When it came time for California’s Attorney General Kamala Harris to address the crowd at Los Angeles Mayor Antonio Villaraigosa’s annual LGBT Garden Party over the weekend, the sound system was no longer working properly.
The the words of the event’s guest of honor could still be heard loud and clear above the crowd.
‘I am a daughter of parents who met when they fought for civil rights in the sixties,’ said Harris, the recipient of this year’s George Moscone Ally Award at LA Pride. ‘I would not be standing here if people did not live and die in a courageous fight to defend everyone’s civil rights. And when I stand here and receive the award and participate in the parade [to be held June 10], it is surely in the spirit of celebration but also with full awareness of the need to continue to fight.’
Harris was the district attorney of San Francisco before being elected California’s attorney general in a close race in 2010.
But she was fighting for LGBT equality long before that as she campaigned against the state’s Proposition 22 in 2000 which restricted marriage to opposite sex couples. It was passed by voters but struck down by the courts in 2008.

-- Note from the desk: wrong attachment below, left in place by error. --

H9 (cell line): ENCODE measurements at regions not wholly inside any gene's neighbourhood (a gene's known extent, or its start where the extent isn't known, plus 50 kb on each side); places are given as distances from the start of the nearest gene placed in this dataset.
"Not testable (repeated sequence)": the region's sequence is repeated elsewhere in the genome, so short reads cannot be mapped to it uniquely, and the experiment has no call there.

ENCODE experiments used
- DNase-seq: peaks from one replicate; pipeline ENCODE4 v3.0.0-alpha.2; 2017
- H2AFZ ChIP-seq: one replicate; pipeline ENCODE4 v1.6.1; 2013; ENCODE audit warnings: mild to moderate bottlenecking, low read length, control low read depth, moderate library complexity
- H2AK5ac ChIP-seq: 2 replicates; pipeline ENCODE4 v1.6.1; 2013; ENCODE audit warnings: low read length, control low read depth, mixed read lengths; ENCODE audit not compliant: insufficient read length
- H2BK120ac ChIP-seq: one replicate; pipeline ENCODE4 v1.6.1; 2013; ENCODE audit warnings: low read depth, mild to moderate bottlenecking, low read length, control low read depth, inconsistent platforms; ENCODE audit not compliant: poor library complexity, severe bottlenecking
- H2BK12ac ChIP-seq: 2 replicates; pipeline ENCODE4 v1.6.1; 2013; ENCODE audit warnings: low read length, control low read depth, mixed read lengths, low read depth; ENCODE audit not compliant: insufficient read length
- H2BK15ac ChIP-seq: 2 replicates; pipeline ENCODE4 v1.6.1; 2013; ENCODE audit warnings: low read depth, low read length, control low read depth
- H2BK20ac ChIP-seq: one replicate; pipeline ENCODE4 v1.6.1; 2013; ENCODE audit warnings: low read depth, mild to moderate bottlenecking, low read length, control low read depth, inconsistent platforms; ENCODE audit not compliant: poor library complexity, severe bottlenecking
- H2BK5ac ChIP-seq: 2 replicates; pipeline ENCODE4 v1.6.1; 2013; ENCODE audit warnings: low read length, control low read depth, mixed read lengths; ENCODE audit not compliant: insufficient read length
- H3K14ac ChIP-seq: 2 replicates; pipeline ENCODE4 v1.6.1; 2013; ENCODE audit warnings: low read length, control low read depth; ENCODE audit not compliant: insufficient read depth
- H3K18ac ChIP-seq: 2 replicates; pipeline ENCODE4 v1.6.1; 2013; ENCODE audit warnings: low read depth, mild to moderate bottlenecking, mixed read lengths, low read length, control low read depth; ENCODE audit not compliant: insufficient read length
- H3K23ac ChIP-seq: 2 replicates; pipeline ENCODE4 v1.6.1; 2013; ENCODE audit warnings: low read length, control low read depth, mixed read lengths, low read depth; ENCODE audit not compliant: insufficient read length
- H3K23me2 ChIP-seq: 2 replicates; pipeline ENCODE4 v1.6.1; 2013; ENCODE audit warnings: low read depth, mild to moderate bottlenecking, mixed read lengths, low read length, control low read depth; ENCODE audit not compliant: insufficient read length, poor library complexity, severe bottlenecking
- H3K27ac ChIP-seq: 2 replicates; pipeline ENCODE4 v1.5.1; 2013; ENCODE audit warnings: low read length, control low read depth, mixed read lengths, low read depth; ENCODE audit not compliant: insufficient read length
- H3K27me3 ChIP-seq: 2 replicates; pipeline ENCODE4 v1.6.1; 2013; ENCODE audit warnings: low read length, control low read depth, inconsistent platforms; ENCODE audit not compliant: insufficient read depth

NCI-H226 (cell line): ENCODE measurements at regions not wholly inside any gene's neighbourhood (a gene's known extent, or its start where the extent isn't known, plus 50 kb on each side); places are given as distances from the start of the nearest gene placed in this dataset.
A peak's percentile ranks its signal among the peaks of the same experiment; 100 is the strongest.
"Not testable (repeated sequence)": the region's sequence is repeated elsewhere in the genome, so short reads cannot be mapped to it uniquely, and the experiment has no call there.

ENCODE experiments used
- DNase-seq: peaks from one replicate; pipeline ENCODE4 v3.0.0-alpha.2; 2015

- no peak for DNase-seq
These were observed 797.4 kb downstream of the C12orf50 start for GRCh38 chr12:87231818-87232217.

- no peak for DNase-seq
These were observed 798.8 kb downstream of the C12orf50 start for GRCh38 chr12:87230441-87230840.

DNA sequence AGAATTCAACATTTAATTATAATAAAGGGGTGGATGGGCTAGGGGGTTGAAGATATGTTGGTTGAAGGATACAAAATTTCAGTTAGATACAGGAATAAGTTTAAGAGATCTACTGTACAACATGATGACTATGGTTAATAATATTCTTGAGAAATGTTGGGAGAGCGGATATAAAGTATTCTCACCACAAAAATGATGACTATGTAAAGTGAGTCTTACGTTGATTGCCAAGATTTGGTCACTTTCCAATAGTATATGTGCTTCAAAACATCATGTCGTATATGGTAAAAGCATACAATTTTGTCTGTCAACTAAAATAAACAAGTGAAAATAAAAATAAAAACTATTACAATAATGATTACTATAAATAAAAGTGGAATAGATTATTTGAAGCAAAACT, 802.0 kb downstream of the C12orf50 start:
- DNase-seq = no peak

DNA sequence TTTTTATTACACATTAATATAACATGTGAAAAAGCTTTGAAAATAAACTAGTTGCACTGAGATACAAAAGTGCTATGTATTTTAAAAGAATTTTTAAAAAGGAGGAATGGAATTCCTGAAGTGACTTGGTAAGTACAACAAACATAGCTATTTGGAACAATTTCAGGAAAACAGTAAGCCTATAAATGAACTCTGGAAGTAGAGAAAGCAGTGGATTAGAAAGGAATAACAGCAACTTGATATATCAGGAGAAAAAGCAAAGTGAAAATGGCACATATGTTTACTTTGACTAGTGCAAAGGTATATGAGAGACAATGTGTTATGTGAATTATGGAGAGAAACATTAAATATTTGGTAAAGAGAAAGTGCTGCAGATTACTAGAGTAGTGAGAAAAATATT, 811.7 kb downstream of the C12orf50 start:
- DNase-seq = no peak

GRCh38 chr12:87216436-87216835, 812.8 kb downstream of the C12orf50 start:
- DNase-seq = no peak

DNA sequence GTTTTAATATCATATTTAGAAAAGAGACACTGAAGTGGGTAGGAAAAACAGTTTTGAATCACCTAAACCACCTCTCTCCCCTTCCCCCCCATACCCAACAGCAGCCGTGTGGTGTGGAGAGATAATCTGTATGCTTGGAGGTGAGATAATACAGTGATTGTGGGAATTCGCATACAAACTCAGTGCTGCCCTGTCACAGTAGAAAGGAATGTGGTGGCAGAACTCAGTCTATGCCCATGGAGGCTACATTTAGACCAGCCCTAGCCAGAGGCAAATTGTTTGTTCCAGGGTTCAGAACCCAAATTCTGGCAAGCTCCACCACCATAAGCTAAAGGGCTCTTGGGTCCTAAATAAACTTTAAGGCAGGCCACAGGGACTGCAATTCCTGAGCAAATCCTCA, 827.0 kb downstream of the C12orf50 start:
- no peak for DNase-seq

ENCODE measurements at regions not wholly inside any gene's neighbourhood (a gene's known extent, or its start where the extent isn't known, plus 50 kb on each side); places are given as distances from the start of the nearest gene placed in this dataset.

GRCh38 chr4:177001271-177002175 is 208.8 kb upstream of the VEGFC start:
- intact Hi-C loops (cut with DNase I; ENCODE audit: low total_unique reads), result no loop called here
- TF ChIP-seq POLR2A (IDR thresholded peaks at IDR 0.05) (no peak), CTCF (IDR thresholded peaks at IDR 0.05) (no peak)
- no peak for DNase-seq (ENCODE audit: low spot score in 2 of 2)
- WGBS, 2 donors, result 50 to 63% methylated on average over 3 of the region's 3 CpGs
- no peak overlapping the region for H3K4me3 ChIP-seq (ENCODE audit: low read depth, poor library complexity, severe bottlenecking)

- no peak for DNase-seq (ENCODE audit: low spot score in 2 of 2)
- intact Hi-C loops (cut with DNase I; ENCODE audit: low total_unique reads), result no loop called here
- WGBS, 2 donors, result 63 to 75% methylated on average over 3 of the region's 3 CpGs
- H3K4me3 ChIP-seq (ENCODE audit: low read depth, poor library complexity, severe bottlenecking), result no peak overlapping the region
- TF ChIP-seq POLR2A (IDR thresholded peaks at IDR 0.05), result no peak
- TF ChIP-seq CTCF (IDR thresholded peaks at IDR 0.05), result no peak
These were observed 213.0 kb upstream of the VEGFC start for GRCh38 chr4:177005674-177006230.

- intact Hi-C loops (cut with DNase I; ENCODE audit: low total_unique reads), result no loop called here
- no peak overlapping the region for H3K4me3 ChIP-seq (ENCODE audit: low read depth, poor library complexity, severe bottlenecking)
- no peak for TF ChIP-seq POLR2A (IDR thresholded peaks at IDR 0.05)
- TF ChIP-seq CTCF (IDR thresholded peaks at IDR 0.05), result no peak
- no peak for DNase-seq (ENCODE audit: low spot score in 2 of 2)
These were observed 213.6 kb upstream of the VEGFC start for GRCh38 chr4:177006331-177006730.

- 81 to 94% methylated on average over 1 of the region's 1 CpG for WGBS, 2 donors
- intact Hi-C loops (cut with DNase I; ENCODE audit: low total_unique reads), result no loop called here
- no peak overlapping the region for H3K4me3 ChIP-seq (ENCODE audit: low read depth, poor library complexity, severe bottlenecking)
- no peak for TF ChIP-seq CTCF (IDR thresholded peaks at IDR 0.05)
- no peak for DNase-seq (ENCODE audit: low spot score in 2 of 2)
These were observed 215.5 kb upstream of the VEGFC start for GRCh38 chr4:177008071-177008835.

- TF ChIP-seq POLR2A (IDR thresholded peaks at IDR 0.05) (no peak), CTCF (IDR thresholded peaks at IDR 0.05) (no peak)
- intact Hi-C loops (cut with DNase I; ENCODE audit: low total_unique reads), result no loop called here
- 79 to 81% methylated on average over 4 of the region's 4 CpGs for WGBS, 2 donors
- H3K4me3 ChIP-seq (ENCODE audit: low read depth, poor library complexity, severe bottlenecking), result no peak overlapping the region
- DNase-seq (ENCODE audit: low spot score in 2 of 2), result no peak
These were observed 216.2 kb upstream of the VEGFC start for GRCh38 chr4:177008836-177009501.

She also campaigned against Proposition 8 which banned marriages between same-sex c0uples but was declared unconstitutional by an appellate court earlier this year.
Harris chatted with Gay Star News immediately after her garden party speech and said she has never looked at standing up for LGBT equality as politically risky.
‘I tend not to think of issues from that perspective,’ she said. ‘If I did, we would not having been fighting for not only the LGBT community’s rights in terms of just equality and civil rights, we wouldn’t have fought for a homeowner bill of rights which we are currently doing in Sacramento. There are a number of issues. The reality of it is it’s simply the right thing to do. Certainly sometimes it takes courage to take a position that may not have been fully accepted yet because people haven’t evolved, but that can’t be a deterrent.’
How does she feel about receiving the George Moscone Ally Award, named after the late San Francisco mayor who was murdered along with Harvey Milk in 1977. It is given to a non-LGBT ally who furthers human rights and takes a leadership role in involvement or speaking out on LGBT issues.
‘It’s thrilling,’ she said. ‘All of us have been together since the fight against [Proposition] 22. We were together against Prop. 8. I helped some of the first couples on that Feb.14 of 2004 in City Hall in San Francisco. The road has been long, the road is still going but it’s a time to celebrate the fact that we’re all in it together.’
‘But it is also a time to rededicate ourselves to the struggle and the fight because it’s not over,’ Harris added. ‘Until all people have equal rights, especially on this issue of marriage, we can’t celebrate. We have to fight.’